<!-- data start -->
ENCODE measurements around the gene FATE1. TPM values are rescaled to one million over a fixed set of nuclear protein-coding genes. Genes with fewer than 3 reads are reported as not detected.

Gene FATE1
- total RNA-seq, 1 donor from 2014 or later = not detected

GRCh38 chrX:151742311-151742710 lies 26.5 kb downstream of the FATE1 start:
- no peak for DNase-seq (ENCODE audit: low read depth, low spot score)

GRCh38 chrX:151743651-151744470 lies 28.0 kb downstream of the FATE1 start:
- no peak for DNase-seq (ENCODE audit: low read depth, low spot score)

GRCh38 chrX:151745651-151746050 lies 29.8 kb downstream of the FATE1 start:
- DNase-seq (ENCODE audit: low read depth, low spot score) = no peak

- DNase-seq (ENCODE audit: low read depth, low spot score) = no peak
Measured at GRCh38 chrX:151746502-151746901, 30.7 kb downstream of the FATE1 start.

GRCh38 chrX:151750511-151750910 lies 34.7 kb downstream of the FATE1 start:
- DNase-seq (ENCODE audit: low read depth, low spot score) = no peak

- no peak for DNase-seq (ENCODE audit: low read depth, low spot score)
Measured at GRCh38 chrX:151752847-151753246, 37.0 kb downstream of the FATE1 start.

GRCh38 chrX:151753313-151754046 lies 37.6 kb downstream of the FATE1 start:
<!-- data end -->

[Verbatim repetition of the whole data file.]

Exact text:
ENCODE measurements around the gene FATE1. TPM values are rescaled to one million over a fixed set of nuclear protein-coding genes. Genes with fewer than 3 reads are reported as not detected.

Gene FATE1
- total RNA-seq, 1 donor from 2014 or later = not detected

GRCh38 chrX:151742311-151742710 lies 26.5 kb downstream of the FATE1 start:
- no peak for DNase-seq (ENCODE audit: low read depth, low spot score)

GRCh38 chrX:151743651-151744470 lies 28.0 kb downstream of the FATE1 start:
- no peak for DNase-seq (ENCODE audit: low read depth, low spot score)

GRCh38 chrX:151745651-151746050 lies 29.8 kb downstream of the FATE1 start:
- DNase-seq (ENCODE audit: low read depth, low spot score) = no peak

- DNase-seq (ENCODE audit: low read depth, low spot score) = no peak
Measured at GRCh38 chrX:151746502-151746901, 30.7 kb downstream of the FATE1 start.

GRCh38 chrX:151750511-151750910 lies 34.7 kb downstream of the FATE1 start:
- DNase-seq (ENCODE audit: low read depth, low spot score) = no peak

- no peak for DNase-seq (ENCODE audit: low read depth, low spot score)
Measured at GRCh38 chrX:151752847-151753246, 37.0 kb downstream of the FATE1 start.

GRCh38 chrX:151753313-151754046 lies 37.6 kb downstream of the FATE1 start: